Temperature & relative humidity are key factors for climate control. That temperature is important, is evident, but how does relative humidity influence people's comfort in a room? Let's give an example: While increasing the relative humidity and keeping the temperature constant, most people will perceive this as "it's getting hotter". This is due to the fact that the human sweat, to cool the body, evaporates less easily when the relative humidity increases. As a result, the human body doesn't cool so efficiently and people will feel hot.
Extensive research has been done in the past to determine what temperature and relative humidity values people feel as comfortable. According to Wikipedia, relative humidity values should be between 50 & 60% ideally. 30-70% is acceptable.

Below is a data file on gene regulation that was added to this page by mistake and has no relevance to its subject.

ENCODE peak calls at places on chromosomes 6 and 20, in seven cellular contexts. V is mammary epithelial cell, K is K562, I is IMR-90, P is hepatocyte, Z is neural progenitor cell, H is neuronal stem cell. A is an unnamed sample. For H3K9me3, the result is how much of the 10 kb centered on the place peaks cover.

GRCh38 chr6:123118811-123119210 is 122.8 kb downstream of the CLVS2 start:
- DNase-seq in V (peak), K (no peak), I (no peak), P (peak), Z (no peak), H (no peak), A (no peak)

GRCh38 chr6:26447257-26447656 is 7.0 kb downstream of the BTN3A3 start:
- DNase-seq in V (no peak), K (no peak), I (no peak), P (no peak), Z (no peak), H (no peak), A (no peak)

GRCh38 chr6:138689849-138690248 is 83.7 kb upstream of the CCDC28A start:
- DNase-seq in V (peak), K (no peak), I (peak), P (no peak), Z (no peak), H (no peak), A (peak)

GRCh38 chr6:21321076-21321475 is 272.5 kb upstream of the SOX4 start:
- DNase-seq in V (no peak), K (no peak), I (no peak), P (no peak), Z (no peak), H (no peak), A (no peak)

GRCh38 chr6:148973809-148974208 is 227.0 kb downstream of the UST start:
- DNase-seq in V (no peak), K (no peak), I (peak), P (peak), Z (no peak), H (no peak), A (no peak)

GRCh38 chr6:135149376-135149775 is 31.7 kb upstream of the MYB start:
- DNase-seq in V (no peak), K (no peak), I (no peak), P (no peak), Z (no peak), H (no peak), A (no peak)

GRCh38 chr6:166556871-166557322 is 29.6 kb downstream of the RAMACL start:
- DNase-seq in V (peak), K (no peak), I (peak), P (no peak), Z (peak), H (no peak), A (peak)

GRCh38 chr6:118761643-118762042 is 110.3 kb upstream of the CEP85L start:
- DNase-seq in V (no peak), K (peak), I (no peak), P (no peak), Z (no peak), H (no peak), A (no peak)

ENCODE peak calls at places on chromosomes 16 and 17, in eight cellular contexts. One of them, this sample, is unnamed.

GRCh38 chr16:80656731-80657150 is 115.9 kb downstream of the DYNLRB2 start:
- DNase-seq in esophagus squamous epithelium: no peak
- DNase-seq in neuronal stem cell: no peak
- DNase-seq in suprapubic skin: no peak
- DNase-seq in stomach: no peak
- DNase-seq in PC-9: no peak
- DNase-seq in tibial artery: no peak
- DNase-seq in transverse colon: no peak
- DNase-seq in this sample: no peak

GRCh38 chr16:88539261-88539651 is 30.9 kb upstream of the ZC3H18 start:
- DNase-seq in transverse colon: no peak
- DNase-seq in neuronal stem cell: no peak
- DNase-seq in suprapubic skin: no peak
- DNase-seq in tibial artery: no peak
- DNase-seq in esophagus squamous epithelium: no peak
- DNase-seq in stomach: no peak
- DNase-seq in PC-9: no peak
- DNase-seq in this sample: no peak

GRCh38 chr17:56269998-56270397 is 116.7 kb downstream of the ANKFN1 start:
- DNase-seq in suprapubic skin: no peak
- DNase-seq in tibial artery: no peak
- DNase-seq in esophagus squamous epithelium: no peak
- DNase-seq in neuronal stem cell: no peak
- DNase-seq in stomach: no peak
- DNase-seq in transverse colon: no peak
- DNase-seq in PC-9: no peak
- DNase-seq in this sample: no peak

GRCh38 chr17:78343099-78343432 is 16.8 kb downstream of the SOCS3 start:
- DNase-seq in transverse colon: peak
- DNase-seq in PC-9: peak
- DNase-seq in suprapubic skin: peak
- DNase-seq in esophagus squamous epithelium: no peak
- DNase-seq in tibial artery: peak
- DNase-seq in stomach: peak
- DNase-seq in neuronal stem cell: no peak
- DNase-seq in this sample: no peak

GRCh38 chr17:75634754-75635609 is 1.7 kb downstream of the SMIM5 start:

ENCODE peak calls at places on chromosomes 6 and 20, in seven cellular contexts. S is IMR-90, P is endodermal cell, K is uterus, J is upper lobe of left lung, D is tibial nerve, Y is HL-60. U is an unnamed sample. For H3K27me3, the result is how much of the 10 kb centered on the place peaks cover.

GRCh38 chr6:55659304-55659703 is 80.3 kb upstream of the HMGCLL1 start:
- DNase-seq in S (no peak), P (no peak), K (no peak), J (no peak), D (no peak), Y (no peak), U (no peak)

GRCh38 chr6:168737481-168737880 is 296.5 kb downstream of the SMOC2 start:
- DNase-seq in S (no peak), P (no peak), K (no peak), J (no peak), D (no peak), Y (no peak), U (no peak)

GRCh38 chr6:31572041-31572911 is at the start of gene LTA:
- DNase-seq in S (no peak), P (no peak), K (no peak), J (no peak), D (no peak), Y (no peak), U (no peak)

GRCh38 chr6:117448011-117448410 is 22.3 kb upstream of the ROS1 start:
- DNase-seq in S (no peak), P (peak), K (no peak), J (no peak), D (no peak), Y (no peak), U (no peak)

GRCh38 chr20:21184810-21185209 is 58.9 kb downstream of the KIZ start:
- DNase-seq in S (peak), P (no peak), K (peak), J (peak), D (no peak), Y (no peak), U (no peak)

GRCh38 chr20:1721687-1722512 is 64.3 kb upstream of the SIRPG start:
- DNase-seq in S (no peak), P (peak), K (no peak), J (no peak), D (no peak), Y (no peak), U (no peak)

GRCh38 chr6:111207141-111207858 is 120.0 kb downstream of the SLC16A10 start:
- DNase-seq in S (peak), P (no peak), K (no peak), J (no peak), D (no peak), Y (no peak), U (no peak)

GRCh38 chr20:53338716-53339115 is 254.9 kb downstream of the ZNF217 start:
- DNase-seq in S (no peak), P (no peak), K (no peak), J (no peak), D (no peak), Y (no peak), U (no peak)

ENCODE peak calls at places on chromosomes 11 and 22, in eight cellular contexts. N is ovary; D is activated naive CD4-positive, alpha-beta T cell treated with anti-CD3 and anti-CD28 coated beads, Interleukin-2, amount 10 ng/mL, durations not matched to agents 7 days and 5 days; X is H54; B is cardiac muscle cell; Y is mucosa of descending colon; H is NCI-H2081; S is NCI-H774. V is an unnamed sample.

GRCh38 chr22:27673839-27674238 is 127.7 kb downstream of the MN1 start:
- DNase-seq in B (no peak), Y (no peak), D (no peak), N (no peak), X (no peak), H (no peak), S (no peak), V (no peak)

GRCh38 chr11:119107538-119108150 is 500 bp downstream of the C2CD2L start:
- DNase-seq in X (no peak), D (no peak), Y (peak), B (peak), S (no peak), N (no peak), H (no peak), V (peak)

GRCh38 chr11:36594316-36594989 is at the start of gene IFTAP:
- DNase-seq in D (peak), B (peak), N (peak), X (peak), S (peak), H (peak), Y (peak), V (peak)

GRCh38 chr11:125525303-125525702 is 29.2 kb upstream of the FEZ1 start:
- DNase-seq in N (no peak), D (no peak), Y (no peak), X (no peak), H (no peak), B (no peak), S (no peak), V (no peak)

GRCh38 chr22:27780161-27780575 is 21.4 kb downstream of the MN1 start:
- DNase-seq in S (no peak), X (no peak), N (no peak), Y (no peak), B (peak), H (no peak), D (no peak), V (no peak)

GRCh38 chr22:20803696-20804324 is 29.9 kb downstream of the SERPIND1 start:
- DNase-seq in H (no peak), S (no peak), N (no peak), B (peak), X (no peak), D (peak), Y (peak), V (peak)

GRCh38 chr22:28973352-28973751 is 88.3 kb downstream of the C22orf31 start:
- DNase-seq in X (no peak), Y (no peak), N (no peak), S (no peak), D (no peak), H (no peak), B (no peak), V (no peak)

Wikipedia has an article related to room temperature: "The World Health Organisation's standard for comfortable warmth is 18 °C (64 °F) for normal, healthy adults who are appropriately dressed." To be honest, that's rather cold, so it will be shown in red on this gadget. The maximum temperature is determined by the number of LEDs available.
In this project the SI7021 will be used as I had plenty of these lying around. If you're interested in a comparison of RH&T-sensors. You can have a look here.
The SI7021 has been implemented and tested on a STM32F103 Nucleo for ease of debugging.